"September Song" and "Gypsies in the Palace" following "Life's2Short."

Heading into the powerful Tongue of the Ocean in less than desirable conditions!

Shortly after that "Lucky Stars" radioed to say that their dinghy had broken loose from one of its chocks and they were in danger of losing it overboard. A chock is essentially a cradle or brace that the dinghy sits on, and is strapped to, to hold it in place. Their dinghy, like ours, is mounted on top of their sundeck and the stern of the dinghy had come out of the cradle. Dan scrambled to secure it as best he could under the circumstances while Carol manned the helm, and we all braced for a rough sixteen-mile ride to Chub Cay.

Bob aboard "September Song" hailed Chub Cay marina to inquire about dockage for the night and was quoted a rate of $4.75 per foot, per night! We all decided that was also not a viable option and ended up anchoring outside the marina channel about 4:00 p.m. We had anchored there last year and found it to be uncomfortably rolly, but compared to what we had just gone through, it was heavenly!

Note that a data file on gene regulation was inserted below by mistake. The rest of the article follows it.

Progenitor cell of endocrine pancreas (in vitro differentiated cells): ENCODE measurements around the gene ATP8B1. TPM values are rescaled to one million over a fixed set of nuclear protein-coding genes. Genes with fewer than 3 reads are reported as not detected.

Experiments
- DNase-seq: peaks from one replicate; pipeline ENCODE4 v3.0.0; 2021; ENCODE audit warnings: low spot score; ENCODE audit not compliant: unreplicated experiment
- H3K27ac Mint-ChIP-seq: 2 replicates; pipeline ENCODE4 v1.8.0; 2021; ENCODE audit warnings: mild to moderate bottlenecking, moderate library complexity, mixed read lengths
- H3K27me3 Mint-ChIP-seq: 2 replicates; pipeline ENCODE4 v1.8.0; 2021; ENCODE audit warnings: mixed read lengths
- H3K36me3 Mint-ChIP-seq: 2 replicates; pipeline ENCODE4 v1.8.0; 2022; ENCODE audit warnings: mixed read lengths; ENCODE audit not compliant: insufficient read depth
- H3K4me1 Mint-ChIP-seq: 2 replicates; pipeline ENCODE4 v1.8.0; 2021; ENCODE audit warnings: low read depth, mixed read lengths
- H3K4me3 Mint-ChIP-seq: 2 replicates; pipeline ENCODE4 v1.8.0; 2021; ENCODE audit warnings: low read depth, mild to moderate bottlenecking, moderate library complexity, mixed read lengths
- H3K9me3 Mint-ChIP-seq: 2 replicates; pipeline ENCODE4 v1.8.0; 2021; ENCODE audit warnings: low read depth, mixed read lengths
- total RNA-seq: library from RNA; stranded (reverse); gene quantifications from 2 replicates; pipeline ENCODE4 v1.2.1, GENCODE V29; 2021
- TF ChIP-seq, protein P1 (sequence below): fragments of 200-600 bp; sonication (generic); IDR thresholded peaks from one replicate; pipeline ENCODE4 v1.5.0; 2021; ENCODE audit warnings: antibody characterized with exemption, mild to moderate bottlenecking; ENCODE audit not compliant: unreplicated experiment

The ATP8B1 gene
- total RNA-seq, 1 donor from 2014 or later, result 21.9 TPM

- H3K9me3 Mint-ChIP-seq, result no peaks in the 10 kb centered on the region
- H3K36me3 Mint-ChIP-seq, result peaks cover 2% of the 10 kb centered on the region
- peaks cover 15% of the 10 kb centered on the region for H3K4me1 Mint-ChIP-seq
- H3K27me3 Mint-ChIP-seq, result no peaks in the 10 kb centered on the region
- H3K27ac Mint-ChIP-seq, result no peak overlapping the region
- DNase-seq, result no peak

We had prepared pretty well for the rough seas, moving things to safety that have never budged before, but we still had a few things to pick up and a lot of things to put back in place. After we were all settled at anchor, Dan swam some of their fresh Mahi-mahi over to each of the other boats and we gave him some of our Yellowfin tuna. That evening everyone enjoyed fresh fish for dinner and we were all grateful for the relative calm of our anchorage.

By 8:00 p.m. the Captain and I were in bed, exhausted after a gruelling day. Todd & Bob dinghied in to the marina Thursday morning to buy a bag of ice and to ask about clearing customs. They were told it would be $100 per boat, in addition to the standard $300 fee for cruising and fishing permits, so we elected to wait and clear customs in Nassau. Apparently the entire Chub Cay operation is going bankrupt, which is understandable based on their rude manners, dockage rates, and the additional customs fee. It's a wonder anyone goes in there at all!

Ice run for the Admiral who needs her cold cerveza.